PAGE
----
The Montessori Lower Elementary Class’ Core Subjects
Ages 6 – 8/9 years, 1st through 2nd grade. 3rd grade may overlap with Pre-Grammar depending on readiness.
From Montessori to Classical
The 6-9 year old child is socially minded. He is interested in working and learning with others, in learning about the wider world, and in finding his place in it.
The Lower Elementary class continues the Montessori foundation begun in Primary and gently introduces students to Classical education. Each morning begins with a work cycle, during which students are responsible for choosing hands-on academic work.
The Montessori-trained teacher overseas this work, guiding students into new areas of learning and holding them accountable for using their time well and growing in their skills. Following the Classical model, they begin the study of Latin and World History. Additionally, students are responsible for a small amount of daily homework.
Christ is the center of all that we do, thus the prayer table takes a prominent place. The students gather every morning to read the Bible, pray, and sing together. They pray the Angelus at mid-day and leave singing a blessing at the end of the day. Students often choose to pray or worship alone or with a friend at the prayer table.
Community building is a key component of Divinum Auxilium, and in particular of the Lower Elementary class where students are learning how to reach out to others. These social students want to work and play together, and are building the communication and social skills necessary to do so in ways which are inclusive. Social skills are addressed throughout the day, but are emphasized during the daily Morning Meeting. Students practice greeting each other, sharing orally (in both spontaneous discussions and more formal prepared presentations), and engage in fun activities together.
The children learn to pray in Latin by memorizing basic prayers. They then learn to use Latin together in brief conversations, dialogues, and skits, culminating in the performance of a short play. The memorization required embeds Latin deeply in their minds as a foundation for Latin and English competence for the rest of their lives.
Through the use of prepared Montessori materials, students gain a concrete understanding of math concepts such as place value, subtracting fractions, dividing 7-digit numbers, and countless more. As they work with numbers in many ways, using a variety of materials, they begin to find patterns and memorize math facts. Each student progresses at his or her own pace, guided by the Montessori teacher who follows their interests.
Reading is the key skill to be mastered at this age, thus it is practiced throughout each day. Emergent readers meet one-on-one with the teacher to read phonetic Bob books and leveled A-Z readers. Advanced readers meet weekly for a book club, reading and discussing a novel. All students read daily with a partner (rotating pairs through the entire class) and read at home each day. Reading is tied into all of their written work as well. Students read words and sentences before tracing and writing them to practice cursive writing. They read pages from books, songs, or poems before copying them carefully. They read their own writing from their journals to share with the class. Spelling is an essential component of reading and writing. Each student progresses independently through All About Spelling which teaches encoding skills and reliable spelling rules through multisensory strategies. The joy of literature is important, thus the class memorizes and recites poetry and enjoys shared readings of fiction and non-fiction.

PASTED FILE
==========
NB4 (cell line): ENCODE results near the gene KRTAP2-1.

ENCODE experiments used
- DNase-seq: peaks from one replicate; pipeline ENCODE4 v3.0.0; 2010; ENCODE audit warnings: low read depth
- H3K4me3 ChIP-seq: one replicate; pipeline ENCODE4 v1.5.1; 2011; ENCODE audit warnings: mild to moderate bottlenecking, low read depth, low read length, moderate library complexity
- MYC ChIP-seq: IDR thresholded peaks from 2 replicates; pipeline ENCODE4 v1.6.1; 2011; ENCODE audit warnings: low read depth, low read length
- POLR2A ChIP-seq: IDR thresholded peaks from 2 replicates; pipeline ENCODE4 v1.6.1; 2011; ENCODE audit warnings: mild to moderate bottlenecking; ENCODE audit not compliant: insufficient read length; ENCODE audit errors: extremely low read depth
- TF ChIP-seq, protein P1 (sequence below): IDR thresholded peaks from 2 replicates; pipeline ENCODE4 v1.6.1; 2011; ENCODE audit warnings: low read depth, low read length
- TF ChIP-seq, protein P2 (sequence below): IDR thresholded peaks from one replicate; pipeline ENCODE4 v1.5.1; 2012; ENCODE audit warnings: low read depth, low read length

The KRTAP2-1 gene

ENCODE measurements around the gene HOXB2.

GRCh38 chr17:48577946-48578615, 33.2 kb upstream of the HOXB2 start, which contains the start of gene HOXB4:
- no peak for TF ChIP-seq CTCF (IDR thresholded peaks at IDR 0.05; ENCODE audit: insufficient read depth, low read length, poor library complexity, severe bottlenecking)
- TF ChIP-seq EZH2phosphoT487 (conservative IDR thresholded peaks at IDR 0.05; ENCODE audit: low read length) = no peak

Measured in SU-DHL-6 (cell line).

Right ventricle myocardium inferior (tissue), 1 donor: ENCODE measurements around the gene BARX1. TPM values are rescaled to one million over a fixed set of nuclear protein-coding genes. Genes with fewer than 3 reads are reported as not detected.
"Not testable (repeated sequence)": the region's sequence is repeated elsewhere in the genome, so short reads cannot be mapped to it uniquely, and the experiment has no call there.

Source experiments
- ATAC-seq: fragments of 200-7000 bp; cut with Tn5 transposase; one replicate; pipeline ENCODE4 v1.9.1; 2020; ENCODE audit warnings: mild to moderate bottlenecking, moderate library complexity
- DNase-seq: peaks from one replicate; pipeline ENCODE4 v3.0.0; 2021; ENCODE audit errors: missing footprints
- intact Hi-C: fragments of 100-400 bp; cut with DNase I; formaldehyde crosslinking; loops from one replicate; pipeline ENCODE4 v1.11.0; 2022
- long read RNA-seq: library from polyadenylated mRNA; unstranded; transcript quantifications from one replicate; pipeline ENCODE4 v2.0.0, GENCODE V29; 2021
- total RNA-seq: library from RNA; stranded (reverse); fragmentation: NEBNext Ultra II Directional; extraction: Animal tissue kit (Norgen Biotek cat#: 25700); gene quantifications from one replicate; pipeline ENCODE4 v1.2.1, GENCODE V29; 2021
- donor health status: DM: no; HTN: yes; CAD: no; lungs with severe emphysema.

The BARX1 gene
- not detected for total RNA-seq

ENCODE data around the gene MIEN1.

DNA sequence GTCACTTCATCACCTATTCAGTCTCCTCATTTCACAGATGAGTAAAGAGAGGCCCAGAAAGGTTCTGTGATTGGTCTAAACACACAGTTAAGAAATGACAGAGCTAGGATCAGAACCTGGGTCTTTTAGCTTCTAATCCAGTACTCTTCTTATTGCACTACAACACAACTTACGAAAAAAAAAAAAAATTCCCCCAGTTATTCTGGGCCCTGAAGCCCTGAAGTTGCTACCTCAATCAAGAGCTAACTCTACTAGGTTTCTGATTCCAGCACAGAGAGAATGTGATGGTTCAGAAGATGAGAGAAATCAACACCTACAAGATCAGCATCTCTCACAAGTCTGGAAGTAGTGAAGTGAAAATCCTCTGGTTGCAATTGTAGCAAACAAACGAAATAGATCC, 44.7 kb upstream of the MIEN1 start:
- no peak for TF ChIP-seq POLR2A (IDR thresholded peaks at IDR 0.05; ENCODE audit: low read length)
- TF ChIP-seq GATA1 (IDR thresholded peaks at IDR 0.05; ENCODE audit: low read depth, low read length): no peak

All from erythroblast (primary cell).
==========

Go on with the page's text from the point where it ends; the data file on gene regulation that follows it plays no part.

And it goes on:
Students also work with the Montessori grammar symbols to gain an understanding of how words create sentences.
All work is completed in cursive and students perfect their cursive writing through daily concentrated practice.
Geography and History
Students work with Montessori puzzle maps to learn the continents and countries of the world and the US states. As they work with these materials, they are interested to learn about the history of these places. They learn about Virginia and create a book of maps and information. Once completed, they are encouraged to created books about other states. The study of History focuses on the common needs of people and how these needs have been met in different ways at different times and in different places throughout history.
The students are surrounded by science as they explore in the creek, plant and tend crops in the garden, care for the school’s animals, and observe the changing seasons. In a more formal way, the Lower Elementary science curriculum is on a two year rotation: Zoology, with a focus on flying creatures; and Botany. Both topics use Montessori materials as well as Apologia’s scientifically sound and God-honoring series Exploring Creation.
The Catechesis of the Good Shepherd program is both part of and central to the Lower Elementary Class’ overall curriculum. In addition to a dedicated weekly 2 hour Atrium period led by a CGS trained catechist, the students are encouraged to work in the Atrium during their work cycles.
All students participate in a variety of age-appropriate subjects in the areas of Fine Arts and Practical Arts. These subjects change and rotate on an annual basis and are taught by professional trade and crafts people. Please see the Enrichment page for more detailed information.
Assessment and Enrollment
Assessment in the areas of Reading, Writing and Mathematics will be conducted prior to the start of the school year for any newly enrolling students.
To schedule a visit to the school, or to ask further questions, please contact us.